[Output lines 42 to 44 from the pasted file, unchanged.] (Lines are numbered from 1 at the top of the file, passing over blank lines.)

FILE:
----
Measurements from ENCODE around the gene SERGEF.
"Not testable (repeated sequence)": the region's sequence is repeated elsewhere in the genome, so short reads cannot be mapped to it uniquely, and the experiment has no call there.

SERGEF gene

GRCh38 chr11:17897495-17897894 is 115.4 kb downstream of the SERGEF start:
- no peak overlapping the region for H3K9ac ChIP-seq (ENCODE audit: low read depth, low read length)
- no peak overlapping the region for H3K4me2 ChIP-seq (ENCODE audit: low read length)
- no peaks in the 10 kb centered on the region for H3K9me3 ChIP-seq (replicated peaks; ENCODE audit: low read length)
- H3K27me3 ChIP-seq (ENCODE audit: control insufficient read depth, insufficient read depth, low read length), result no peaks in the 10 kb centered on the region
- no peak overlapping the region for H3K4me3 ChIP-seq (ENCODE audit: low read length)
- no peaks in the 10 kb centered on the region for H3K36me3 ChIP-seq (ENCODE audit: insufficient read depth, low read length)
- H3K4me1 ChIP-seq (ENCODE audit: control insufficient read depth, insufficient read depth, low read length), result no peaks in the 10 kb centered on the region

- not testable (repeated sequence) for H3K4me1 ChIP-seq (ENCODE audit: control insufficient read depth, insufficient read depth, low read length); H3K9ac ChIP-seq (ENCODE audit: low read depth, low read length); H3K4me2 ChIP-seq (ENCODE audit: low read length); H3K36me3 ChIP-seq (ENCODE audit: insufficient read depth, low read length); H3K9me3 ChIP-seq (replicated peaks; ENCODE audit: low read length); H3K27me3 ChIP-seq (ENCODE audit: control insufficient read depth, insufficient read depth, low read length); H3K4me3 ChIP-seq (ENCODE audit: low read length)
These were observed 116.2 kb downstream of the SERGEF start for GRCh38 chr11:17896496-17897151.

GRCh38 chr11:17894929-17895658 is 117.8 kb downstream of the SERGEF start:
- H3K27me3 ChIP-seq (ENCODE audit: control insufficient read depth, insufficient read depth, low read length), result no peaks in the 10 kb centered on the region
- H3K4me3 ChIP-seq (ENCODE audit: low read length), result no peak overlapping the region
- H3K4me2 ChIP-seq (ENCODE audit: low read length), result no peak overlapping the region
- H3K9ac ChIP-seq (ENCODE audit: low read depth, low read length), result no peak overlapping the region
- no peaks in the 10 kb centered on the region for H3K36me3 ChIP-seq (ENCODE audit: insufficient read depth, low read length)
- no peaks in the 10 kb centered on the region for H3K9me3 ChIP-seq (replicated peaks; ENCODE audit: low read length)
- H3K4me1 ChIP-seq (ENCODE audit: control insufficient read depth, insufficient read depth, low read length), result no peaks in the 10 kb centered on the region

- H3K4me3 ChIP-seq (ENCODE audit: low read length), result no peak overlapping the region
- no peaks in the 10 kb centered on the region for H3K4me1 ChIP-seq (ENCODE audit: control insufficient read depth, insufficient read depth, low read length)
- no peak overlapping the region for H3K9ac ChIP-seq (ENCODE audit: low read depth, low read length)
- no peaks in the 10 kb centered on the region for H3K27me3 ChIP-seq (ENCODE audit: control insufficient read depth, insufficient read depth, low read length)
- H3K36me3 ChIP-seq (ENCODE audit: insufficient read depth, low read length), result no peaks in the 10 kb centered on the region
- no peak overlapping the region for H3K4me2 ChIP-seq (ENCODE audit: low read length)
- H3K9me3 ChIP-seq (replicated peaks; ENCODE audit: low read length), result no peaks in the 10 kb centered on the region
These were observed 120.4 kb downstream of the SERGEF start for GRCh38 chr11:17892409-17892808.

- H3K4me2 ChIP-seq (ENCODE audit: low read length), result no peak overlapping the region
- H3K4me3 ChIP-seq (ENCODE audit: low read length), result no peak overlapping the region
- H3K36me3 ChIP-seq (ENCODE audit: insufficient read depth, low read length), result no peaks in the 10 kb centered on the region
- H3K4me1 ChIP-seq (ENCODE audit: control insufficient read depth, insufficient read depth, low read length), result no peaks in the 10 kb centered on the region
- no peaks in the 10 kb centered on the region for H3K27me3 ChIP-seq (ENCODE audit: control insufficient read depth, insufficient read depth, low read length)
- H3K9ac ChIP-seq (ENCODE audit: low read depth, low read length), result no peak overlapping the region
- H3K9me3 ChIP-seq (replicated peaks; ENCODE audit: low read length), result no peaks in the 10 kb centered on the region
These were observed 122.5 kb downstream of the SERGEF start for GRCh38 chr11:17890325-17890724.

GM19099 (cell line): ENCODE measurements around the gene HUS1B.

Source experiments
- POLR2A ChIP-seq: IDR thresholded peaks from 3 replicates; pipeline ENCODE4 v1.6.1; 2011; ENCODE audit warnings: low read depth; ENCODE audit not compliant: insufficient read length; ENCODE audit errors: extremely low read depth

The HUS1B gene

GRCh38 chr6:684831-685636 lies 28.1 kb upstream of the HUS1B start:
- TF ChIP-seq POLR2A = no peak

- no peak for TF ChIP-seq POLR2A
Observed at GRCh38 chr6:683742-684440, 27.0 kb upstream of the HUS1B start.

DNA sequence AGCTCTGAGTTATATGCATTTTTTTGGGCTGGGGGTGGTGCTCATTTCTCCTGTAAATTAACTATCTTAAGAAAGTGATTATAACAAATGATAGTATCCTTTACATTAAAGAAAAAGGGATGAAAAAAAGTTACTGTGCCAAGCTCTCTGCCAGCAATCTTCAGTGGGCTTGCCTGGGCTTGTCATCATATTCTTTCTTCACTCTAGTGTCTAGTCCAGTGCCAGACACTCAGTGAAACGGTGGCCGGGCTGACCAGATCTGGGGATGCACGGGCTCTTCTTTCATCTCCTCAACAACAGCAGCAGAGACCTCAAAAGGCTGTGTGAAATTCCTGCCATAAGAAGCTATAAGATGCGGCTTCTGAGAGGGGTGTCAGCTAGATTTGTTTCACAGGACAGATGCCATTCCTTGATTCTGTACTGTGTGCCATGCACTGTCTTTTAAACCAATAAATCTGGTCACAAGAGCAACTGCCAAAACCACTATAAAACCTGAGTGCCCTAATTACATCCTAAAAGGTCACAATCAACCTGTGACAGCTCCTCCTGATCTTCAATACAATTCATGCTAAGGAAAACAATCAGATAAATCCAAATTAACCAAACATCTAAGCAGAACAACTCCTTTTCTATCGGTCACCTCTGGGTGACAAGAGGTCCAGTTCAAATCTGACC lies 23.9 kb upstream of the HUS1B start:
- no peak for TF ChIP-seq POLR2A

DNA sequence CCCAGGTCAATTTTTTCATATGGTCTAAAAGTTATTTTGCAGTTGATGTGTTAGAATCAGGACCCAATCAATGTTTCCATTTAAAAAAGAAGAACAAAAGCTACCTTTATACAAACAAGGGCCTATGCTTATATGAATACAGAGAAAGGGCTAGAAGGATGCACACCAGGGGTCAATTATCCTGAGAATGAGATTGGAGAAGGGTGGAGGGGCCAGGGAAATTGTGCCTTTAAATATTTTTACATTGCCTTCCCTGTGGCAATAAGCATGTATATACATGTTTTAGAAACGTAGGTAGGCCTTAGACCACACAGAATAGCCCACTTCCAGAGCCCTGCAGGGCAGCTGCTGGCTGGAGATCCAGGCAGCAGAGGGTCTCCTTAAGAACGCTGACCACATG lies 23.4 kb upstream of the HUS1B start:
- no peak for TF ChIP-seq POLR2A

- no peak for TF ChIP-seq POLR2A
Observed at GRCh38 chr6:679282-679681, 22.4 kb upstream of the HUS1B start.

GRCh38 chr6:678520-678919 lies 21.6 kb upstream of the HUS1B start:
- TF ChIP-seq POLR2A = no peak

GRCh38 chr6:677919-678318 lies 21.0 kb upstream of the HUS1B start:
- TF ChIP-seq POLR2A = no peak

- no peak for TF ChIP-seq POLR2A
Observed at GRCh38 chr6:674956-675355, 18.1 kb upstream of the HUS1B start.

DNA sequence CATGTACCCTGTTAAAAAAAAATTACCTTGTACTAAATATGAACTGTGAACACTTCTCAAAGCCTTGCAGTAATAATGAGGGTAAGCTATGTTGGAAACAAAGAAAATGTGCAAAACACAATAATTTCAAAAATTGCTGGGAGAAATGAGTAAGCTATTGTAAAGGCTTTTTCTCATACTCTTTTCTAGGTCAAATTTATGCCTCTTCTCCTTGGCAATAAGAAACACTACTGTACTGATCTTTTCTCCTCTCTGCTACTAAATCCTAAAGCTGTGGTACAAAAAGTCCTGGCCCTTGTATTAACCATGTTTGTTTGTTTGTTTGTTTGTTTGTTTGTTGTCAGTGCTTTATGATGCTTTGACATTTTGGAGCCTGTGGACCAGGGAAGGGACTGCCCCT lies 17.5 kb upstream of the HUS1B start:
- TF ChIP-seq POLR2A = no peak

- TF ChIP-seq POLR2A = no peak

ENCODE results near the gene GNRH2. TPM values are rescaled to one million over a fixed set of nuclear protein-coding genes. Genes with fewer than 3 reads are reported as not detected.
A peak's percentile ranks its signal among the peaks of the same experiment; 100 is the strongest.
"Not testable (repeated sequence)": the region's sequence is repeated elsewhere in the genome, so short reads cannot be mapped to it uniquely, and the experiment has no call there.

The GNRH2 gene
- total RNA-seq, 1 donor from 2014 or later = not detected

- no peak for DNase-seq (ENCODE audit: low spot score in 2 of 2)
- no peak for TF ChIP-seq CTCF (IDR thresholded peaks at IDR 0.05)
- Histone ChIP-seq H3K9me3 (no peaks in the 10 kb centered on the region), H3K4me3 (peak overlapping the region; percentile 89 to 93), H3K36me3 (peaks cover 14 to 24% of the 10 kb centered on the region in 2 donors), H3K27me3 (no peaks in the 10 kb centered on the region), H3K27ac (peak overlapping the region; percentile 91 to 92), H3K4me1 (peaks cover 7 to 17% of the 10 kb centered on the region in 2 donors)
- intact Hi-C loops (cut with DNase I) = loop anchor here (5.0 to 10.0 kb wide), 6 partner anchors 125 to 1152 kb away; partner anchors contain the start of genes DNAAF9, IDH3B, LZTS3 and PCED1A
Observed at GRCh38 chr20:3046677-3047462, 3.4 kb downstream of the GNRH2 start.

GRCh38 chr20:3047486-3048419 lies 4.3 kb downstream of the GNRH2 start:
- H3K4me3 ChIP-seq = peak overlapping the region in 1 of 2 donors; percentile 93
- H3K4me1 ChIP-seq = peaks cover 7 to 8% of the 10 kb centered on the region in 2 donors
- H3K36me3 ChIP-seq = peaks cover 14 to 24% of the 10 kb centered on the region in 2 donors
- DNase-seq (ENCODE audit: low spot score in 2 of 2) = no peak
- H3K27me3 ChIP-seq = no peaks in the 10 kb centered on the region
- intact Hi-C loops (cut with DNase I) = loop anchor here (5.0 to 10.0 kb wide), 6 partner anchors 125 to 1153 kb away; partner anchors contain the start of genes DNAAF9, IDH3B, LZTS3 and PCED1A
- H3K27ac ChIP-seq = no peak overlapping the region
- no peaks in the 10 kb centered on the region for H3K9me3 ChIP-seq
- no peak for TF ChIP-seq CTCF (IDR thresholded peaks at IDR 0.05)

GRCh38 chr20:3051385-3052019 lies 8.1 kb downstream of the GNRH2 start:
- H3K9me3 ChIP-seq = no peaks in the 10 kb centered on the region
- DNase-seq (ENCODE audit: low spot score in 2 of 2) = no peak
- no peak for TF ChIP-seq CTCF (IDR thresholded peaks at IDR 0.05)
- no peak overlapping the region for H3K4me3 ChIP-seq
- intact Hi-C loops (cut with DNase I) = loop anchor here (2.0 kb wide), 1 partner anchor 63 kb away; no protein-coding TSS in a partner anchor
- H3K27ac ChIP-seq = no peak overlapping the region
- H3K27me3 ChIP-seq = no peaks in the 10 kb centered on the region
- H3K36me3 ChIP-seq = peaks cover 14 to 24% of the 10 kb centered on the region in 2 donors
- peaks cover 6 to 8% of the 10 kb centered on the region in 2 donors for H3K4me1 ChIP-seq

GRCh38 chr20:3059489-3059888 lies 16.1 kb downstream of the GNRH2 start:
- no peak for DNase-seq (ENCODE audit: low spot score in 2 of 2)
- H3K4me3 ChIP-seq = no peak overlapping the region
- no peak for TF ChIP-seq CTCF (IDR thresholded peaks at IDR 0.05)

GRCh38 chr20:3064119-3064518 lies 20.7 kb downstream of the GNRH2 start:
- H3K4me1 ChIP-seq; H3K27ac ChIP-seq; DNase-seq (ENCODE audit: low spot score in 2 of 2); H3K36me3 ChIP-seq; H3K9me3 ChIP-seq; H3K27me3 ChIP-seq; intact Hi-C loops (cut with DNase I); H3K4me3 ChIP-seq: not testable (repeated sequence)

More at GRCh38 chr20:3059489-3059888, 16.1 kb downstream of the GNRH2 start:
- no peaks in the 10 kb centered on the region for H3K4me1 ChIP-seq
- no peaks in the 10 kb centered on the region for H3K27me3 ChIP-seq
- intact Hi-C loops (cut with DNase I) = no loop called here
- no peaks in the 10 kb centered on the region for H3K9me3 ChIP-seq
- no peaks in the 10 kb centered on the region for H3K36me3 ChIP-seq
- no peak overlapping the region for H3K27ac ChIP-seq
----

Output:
GRCh38 chr6:684831-685636 lies 28.1 kb upstream of the HUS1B start:
- TF ChIP-seq POLR2A = no peak

- no peak for TF ChIP-seq POLR2A